“It is an image of humanity wandering, playing, sleeping, etc., on this platform. Naked humanity, walking along the highway with banners, magic objects, archaeological objects, in fancy dress …”

- Superstudio Manifesto in: Jencks, Charles ed. Theories and Manifestos of Contemporary Architecture. West Sussex: Academy Press, 2003. p. 229.

2 years ago
2 notes
Small Skyscraper (1991-2001), Chris Burden
Small Skyscraper is a quasi legal structure that exploits a  loop hole Chris Burden discovered in the Los Angeles County building  codes. This loop hole allows small out buildings, like green houses and  sheds, to be built without a building permit if they stay within 400  square feet and under 35 feet high. Small Skyscraper uses these  legal size restrictions as a point of departure. The total structure,  four rooms stacked one on top of the other, measures 400 square feet and  rises 35 feet in height. Even though Small Skyscraper strictly  adheres to the County’s spatial requirements, it continues to push the  legal and physical parameters of architectural construction because of  added design features, such as a low roof parapet, and because it  functions as a domestic dwelling.

Small Skyscraper (1991-2001), Chris Burden


Small Skyscraper is a quasi legal structure that exploits a loop hole Chris Burden discovered in the Los Angeles County building codes. This loop hole allows small out buildings, like green houses and sheds, to be built without a building permit if they stay within 400 square feet and under 35 feet high. Small Skyscraper uses these legal size restrictions as a point of departure. The total structure, four rooms stacked one on top of the other, measures 400 square feet and rises 35 feet in height. Even though Small Skyscraper strictly adheres to the County’s spatial requirements, it continues to push the legal and physical parameters of architectural construction because of added design features, such as a low roof parapet, and because it functions as a domestic dwelling.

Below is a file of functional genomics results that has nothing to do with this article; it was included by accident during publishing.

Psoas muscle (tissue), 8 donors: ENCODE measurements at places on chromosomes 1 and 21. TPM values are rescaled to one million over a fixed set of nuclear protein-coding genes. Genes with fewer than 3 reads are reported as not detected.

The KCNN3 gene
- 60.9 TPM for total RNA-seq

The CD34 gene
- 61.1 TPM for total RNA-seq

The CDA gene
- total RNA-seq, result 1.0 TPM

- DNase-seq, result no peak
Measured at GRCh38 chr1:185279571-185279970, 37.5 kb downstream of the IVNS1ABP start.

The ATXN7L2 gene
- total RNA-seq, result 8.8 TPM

2 years ago
4 notes
Cinerama Dome, Hollywood (1993), Hiroshi Sugimoto’s Theaters
 "I’m a habitual self-interlocutor. Around the time I started photographing at the Natural History Museum, one evening I had a near-hallucinatory vision. The question-and- answer session that led up to this vision went something like this: Suppose you shoot a  whole movie in a single frame? And the answer: You get a shining screen. Immediately I sprang into action, experimenting toward realizing this vision. Dressed up as a tourist, I walked into a cheap cinema in the East Village with a large-format camera. As soon as the movie finished, I clicked the shutter closed. That evening, I developed the film, and the vision exploded behind my eyes.”
- Hiroshi Sugimoto

Cinerama Dome, Hollywood (1993), Hiroshi Sugimoto’s Theaters

 "I’m a habitual self-interlocutor. Around the time I started photographing at the Natural History Museum, one evening I had a near-hallucinatory vision. The question-and- answer session that led up to this vision went something like this: Suppose you shoot a
whole movie in a single frame? And the answer: You get a shining screen. Immediately I
sprang into action, experimenting toward realizing this vision. Dressed up as a tourist, I walked into a cheap cinema in the East Village with a large-format camera. As soon as the movie finished, I clicked the shutter closed. That evening, I developed the film, and the vision exploded behind my eyes.”

- Hiroshi Sugimoto

2 years ago
155 notes